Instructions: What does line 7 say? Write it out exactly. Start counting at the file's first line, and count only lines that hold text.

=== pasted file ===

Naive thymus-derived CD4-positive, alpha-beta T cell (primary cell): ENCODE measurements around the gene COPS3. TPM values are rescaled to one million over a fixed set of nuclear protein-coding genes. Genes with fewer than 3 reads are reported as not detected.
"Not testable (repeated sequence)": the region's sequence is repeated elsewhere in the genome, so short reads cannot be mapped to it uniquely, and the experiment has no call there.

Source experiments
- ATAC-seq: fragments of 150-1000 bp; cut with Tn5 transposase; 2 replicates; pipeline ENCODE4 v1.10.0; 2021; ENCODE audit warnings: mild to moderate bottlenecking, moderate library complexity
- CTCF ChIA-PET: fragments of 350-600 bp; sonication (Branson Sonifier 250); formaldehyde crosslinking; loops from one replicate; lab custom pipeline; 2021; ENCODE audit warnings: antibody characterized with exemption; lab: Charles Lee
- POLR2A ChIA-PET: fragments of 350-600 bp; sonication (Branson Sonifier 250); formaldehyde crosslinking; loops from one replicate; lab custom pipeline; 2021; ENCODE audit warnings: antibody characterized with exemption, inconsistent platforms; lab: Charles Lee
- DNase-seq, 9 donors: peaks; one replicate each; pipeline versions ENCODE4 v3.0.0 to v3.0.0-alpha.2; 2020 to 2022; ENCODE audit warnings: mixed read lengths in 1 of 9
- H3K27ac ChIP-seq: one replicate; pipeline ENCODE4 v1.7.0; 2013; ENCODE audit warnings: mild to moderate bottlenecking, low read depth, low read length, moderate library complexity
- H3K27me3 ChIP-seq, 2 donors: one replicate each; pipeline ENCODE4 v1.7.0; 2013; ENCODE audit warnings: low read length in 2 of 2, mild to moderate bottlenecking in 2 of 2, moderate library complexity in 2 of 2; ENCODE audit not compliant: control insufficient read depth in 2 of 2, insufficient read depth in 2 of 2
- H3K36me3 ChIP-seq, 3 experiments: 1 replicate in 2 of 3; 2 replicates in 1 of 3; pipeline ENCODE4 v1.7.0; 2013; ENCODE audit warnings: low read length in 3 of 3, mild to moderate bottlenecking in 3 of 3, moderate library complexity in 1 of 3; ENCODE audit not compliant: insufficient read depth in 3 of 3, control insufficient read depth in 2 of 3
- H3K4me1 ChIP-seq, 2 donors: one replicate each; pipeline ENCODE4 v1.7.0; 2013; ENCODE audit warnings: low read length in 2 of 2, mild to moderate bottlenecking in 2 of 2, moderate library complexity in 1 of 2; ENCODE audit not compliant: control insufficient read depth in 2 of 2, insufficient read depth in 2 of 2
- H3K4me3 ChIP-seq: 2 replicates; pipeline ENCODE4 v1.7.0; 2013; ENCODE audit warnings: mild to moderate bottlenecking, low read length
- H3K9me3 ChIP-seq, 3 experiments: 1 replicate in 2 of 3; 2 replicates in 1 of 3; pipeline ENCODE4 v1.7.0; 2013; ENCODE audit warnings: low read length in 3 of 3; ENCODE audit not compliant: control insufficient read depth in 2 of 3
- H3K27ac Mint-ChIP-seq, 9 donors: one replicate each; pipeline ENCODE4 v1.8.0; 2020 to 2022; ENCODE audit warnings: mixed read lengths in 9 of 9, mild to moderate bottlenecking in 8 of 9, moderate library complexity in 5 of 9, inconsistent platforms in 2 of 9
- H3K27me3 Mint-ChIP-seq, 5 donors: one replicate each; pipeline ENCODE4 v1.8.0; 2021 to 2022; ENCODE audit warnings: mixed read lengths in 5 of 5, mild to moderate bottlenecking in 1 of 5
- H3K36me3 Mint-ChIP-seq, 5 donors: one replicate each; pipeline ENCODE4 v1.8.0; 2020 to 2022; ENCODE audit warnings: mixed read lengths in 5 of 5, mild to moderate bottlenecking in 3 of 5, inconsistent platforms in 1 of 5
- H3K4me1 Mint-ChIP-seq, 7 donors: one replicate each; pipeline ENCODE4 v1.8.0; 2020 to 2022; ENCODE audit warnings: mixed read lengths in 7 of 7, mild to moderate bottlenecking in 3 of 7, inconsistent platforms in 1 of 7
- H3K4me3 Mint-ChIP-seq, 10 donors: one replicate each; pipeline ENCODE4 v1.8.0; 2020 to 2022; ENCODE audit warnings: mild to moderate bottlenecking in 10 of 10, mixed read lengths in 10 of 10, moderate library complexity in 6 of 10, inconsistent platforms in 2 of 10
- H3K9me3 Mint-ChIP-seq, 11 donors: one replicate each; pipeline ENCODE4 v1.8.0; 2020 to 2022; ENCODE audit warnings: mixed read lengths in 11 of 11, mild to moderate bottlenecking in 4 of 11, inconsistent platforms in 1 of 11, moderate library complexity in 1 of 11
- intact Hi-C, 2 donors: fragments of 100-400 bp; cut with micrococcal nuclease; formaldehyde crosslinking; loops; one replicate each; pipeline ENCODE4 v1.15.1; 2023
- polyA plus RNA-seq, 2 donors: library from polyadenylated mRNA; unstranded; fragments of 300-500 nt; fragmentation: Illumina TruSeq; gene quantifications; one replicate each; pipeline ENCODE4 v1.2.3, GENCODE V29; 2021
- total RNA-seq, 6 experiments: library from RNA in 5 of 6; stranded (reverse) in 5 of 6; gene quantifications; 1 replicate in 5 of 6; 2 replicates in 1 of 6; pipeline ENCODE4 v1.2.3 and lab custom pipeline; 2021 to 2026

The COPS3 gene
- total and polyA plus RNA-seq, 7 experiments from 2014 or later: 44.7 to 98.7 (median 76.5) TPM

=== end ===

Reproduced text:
- DNase-seq, 9 donors: peaks; one replicate each; pipeline versions ENCODE4 v3.0.0 to v3.0.0-alpha.2; 2020 to 2022; ENCODE audit warnings: mixed read lengths in 1 of 9